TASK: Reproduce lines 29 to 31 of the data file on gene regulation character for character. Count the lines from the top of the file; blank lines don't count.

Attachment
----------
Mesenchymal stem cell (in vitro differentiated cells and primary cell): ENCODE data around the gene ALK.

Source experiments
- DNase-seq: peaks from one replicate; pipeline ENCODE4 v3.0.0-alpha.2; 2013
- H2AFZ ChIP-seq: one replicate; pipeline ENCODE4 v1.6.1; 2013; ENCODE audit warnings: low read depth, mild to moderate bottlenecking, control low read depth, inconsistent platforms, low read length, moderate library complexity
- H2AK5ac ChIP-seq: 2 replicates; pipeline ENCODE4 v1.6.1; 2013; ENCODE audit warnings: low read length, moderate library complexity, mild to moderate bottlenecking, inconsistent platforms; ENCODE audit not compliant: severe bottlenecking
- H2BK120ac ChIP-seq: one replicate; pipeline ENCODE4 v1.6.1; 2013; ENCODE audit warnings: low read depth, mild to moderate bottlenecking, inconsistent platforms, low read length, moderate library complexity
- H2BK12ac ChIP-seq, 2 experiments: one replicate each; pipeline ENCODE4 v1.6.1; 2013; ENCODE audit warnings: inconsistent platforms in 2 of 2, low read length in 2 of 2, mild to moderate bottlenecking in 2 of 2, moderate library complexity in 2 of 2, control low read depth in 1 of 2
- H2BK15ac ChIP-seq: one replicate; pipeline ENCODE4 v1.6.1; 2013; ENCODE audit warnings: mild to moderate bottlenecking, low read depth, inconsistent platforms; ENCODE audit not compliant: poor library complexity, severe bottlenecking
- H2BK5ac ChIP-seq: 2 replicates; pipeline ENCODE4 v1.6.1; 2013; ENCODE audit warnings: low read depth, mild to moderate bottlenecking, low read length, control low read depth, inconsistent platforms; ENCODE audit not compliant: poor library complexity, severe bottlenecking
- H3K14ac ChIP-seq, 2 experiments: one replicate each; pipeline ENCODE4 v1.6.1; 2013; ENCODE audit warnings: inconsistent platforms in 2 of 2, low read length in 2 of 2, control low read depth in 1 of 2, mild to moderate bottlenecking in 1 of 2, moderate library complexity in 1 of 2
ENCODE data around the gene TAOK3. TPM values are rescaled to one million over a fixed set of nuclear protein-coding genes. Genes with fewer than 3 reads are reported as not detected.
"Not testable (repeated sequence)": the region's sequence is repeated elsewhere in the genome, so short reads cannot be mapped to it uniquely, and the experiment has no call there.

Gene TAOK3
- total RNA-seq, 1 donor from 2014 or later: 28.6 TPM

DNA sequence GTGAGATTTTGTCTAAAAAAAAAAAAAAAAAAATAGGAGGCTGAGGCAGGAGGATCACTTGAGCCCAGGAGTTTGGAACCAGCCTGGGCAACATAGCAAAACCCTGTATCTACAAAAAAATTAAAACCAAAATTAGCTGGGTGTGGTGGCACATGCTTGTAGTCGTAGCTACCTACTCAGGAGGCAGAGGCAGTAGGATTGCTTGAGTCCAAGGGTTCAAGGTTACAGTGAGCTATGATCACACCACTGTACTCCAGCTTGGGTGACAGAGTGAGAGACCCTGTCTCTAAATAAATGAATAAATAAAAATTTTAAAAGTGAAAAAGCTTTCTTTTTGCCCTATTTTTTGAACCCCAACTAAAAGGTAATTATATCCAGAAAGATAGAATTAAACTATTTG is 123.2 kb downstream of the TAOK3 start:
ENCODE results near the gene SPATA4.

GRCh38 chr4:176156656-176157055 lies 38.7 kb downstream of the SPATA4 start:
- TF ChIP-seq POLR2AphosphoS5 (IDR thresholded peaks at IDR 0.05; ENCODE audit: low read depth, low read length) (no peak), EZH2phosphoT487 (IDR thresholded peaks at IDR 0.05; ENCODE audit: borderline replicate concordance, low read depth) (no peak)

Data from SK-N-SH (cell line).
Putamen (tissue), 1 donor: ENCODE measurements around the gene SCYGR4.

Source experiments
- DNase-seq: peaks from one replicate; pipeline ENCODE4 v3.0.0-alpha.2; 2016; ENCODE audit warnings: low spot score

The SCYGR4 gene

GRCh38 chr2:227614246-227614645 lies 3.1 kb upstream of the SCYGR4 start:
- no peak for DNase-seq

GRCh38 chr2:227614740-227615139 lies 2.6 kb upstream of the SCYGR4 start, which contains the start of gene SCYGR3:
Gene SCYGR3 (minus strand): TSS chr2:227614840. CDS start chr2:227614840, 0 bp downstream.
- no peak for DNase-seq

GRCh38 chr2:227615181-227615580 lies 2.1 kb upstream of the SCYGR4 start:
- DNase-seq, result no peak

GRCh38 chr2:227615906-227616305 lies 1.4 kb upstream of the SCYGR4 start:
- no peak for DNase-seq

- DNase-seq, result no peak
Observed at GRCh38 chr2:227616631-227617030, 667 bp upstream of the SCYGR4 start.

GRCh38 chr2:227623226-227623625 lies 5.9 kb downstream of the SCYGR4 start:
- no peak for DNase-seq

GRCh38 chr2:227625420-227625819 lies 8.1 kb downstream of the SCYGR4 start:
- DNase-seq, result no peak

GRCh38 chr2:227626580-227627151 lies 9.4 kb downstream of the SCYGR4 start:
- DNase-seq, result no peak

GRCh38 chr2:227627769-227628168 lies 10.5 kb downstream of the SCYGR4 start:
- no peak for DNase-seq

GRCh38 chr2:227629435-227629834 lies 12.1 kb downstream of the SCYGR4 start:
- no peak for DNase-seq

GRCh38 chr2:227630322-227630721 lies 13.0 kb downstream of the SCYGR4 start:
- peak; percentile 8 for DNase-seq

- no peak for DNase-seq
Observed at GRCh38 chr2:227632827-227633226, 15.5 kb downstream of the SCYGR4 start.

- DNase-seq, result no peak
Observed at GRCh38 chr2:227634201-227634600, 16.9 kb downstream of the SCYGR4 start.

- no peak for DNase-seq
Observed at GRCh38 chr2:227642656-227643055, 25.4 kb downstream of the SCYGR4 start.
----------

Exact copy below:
GRCh38 chr2:227615181-227615580 lies 2.1 kb upstream of the SCYGR4 start:
- DNase-seq, result no peak

GRCh38 chr2:227615906-227616305 lies 1.4 kb upstream of the SCYGR4 start: